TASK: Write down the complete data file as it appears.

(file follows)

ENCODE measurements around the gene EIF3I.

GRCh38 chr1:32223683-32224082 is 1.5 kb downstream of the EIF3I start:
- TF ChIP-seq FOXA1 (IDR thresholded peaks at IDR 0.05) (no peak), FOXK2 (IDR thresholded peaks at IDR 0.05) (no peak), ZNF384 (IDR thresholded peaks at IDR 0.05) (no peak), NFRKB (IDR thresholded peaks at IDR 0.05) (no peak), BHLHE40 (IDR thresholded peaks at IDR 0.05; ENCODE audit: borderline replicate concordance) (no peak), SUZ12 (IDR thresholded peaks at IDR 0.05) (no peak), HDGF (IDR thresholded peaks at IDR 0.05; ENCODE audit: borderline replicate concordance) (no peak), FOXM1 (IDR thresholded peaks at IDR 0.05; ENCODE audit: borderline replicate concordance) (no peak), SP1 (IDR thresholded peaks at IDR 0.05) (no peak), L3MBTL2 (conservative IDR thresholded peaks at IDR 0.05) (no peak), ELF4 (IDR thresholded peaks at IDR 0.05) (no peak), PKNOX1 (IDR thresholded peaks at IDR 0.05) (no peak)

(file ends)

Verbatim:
ENCODE measurements around the gene EIF3I.

GRCh38 chr1:32223683-32224082 is 1.5 kb downstream of the EIF3I start:
- TF ChIP-seq FOXA1 (IDR thresholded peaks at IDR 0.05) (no peak), FOXK2 (IDR thresholded peaks at IDR 0.05) (no peak), ZNF384 (IDR thresholded peaks at IDR 0.05) (no peak), NFRKB (IDR thresholded peaks at IDR 0.05) (no peak), BHLHE40 (IDR thresholded peaks at IDR 0.05; ENCODE audit: borderline replicate concordance) (no peak), SUZ12 (IDR thresholded peaks at IDR 0.05) (no peak), HDGF (IDR thresholded peaks at IDR 0.05; ENCODE audit: borderline replicate concordance) (no peak), FOXM1 (IDR thresholded peaks at IDR 0.05; ENCODE audit: borderline replicate concordance) (no peak), SP1 (IDR thresholded peaks at IDR 0.05) (no peak), L3MBTL2 (conservative IDR thresholded peaks at IDR 0.05) (no peak), ELF4 (IDR thresholded peaks at IDR 0.05) (no peak), PKNOX1 (IDR thresholded peaks at IDR 0.05) (no peak)